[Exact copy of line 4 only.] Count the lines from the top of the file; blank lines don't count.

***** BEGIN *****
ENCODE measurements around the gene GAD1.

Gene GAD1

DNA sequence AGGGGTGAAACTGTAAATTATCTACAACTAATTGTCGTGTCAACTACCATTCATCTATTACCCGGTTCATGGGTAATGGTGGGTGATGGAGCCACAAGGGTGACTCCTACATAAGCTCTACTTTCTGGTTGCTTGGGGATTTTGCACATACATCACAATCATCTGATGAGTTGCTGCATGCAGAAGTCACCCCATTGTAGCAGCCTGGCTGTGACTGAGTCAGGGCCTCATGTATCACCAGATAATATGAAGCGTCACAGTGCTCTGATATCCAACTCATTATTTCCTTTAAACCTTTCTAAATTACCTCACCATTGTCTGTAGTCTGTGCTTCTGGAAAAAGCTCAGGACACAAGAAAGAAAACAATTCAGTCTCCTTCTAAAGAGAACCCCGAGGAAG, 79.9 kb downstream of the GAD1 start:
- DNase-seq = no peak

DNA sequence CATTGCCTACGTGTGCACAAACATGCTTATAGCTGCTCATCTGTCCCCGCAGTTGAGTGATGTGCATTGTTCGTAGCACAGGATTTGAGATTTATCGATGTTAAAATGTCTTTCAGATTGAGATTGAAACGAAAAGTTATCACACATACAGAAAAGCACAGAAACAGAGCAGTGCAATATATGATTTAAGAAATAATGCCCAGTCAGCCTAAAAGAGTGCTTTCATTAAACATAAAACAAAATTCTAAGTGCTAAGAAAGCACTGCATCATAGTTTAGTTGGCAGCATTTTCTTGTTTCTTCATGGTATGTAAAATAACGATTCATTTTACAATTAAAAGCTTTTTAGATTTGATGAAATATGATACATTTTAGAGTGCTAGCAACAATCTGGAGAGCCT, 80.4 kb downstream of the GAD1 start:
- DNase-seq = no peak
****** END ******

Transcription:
- DNase-seq = no peak